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Mondays are great for me because they bring a fresh onslaught of equity strategy research reports. This week most of them said the same thing - namely that the economic recovery is largely priced in to equities and returns will be harder to come by in the months ahead.

B of A Securities U.S. quantitative strategist Savita Subramanian raised her S&P 500 profit estimates for 2021, which sounded great. But then she added: “We expect secular headwinds [to] pressure margins, including potential higher corporate taxes, higher cost of debt, wage pressure” and she noted that companies that beat on earnings last quarter were not met with higher stock prices. Above-consensus earnings growth was already reflected in stock prices and Ms. Subramanian believes this remains the case.

Morgan Stanley U.S. equity strategist Michael Wilson was on the same page with his Weekly Warm-up report. Mr. Wilson noted the same investor lack of interest in earnings beats before predicting an imminent decline in earnings revisions breadth – the percentage of companies raising forward profit guidance.

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Citi U.S. equity strategist Tobias Levkovich has been arguably the most bearish strategist among major Wall Street firms. His PULSE Monitor: Still Euphoric and Thus Risky research report released over the weekend also expressed concern with the profit outlook, calculating that only four of the 11 major U.S. market sectors were experiencing rising earnings estimates in April.

It’s not unheard-of that strategists agree like this. It is rare that a market trend becomes so apparent that three major strategists cover the same topic within the space of a single weekend.

These are U.S. research houses but the conclusions are easily applicable to the TSX. The market sectors that have benefitted most from the early-cycle recovery from the March 2020 lows – resources and banks in particular – are those that dominate the Canadian benchmark. So if, as Mr. Wilson believes, markets are transitioning to mid-cycle patterns then the positive relative performance of domestic stocks may be ending.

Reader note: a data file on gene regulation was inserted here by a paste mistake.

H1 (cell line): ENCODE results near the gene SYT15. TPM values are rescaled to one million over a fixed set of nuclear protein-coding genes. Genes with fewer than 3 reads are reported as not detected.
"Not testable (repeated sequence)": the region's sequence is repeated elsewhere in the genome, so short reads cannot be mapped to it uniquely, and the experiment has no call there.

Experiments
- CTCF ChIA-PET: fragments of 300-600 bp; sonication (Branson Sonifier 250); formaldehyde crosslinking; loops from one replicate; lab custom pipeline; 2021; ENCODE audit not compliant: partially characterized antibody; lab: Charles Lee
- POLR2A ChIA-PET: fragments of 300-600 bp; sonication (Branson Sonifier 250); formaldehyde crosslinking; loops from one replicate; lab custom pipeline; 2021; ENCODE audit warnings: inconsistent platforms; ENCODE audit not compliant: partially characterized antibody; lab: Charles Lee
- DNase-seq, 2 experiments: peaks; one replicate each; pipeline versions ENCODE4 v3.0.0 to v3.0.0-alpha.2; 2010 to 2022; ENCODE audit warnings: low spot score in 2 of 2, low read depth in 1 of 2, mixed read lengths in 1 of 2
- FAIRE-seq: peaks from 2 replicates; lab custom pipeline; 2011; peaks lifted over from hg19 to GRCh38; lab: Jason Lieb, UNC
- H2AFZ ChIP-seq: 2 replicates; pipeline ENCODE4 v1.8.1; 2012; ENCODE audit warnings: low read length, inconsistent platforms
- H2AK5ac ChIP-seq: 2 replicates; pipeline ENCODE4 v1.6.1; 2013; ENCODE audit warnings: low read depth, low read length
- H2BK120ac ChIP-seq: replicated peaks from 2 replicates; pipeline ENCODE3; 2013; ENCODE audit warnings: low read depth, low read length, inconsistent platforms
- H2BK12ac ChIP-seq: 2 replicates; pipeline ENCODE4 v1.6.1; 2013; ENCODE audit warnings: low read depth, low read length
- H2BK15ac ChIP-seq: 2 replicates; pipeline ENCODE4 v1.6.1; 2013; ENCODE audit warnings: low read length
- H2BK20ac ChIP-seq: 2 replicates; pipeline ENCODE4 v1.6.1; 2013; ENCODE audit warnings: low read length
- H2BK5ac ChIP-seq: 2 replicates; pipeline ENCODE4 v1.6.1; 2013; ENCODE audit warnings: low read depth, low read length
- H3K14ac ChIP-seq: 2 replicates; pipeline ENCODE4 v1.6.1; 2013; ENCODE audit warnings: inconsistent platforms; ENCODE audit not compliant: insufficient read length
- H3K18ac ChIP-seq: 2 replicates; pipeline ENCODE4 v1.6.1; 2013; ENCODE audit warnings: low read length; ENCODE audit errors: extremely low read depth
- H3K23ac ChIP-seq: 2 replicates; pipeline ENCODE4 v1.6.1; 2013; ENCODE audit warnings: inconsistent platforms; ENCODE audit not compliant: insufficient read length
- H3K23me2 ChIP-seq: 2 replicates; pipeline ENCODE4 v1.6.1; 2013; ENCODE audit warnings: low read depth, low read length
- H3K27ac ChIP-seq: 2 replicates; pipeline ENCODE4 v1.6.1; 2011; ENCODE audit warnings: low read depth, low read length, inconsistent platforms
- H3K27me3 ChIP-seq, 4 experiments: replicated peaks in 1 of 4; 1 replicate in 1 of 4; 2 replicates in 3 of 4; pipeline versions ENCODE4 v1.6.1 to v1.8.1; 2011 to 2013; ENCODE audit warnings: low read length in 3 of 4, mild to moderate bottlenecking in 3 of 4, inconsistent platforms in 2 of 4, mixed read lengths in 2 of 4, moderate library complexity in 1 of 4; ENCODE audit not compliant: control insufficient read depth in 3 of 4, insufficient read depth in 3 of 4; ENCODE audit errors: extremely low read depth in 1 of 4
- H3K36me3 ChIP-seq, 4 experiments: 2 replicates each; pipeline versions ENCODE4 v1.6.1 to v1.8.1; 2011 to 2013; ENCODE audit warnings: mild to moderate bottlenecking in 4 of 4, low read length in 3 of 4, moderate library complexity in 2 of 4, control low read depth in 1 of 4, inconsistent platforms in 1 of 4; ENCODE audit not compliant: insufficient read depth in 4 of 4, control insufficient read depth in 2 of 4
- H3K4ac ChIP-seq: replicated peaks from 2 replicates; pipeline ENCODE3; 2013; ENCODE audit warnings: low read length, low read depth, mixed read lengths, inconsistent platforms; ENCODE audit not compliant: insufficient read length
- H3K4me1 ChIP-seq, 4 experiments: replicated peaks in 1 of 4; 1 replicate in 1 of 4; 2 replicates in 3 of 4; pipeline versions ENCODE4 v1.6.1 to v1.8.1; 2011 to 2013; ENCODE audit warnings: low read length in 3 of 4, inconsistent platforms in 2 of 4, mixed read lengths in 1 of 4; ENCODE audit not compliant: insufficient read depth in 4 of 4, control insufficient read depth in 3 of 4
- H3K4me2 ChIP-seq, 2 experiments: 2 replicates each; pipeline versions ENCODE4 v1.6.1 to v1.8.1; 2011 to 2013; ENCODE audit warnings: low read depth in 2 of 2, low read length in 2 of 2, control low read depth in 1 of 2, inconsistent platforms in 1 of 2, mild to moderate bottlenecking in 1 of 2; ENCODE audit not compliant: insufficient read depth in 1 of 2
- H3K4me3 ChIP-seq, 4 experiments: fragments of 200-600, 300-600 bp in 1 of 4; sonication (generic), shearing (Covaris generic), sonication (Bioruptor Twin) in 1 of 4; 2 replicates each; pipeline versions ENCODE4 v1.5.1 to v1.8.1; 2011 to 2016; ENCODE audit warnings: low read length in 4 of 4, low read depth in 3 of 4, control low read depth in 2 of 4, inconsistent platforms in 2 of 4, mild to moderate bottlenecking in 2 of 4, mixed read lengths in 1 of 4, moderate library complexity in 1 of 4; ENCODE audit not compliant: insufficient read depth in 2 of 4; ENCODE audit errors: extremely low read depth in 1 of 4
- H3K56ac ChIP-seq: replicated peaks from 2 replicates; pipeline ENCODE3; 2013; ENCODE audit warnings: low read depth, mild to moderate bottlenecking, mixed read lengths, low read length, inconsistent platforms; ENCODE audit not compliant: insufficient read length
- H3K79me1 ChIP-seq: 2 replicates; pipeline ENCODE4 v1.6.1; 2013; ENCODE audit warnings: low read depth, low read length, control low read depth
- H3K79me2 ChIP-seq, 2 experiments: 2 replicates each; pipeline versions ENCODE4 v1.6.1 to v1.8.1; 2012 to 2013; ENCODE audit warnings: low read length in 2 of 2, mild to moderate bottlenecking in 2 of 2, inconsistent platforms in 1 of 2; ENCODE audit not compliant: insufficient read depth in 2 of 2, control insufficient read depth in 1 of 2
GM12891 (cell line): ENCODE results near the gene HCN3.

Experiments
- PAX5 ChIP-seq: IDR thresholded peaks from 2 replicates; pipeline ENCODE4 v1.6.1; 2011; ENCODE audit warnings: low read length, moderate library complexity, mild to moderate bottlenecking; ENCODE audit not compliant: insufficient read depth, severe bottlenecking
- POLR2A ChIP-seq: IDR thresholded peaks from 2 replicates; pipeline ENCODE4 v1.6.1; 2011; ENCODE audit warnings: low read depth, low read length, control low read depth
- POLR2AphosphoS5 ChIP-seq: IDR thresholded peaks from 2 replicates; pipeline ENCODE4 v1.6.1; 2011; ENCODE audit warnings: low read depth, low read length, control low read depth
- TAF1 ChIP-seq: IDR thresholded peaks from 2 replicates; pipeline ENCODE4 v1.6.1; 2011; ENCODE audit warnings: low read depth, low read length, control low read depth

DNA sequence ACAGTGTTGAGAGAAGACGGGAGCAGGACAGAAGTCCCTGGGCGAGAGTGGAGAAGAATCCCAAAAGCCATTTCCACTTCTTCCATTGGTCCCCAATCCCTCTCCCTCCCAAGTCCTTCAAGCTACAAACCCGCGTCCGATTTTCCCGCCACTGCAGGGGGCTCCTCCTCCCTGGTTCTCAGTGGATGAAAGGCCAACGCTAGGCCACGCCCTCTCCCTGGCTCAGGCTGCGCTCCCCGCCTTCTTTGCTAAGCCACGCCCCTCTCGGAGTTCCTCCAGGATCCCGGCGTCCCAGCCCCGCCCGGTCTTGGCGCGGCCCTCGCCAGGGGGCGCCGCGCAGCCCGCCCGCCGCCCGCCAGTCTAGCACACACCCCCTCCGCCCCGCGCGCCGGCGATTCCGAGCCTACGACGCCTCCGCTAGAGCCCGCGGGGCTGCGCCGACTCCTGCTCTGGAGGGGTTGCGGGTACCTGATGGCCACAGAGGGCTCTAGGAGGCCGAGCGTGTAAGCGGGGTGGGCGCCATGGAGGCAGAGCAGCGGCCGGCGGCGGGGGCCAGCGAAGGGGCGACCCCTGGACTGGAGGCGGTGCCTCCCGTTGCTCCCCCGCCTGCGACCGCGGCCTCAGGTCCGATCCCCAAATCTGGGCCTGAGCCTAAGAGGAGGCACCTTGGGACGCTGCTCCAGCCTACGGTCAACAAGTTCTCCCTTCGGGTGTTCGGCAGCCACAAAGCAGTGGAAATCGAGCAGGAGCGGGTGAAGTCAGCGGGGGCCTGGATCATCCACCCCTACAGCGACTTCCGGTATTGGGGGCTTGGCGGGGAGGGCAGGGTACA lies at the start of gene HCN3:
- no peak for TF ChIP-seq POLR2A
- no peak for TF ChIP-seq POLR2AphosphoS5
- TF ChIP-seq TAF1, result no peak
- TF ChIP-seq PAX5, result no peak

The takeaway from this strategist chorus is investors should prepare for a counterintuitive scenario where economic growth is strengthening as businesses re-open while equity markets stagnate. Stock prices are forward-looking and it appears that the rally of the past year has already accounted for a post-pandemic growth surge.

What happens after that will depend on the extent to which the year-over-year profit gains in 2021 are sustainable. After a global economic near-halt during the pandemic and subsequent unprecedented monetary and fiscal support, that future is far too tough to call.

-- Scott Barlow, Globe and Mail market strategist

Also see: Gordon Pape: The stock market is at a crossroads – will this bull run continue?

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This is the Globe Investor newsletter, published three times each week. If someone has forwarded this e-mail newsletter to you or you’re reading this on the web, you can sign up for the newsletter and others on our newsletter signup page.

The Rundown

‘Where is the bubble?’: Money manager, pension expert square off over highflying stock market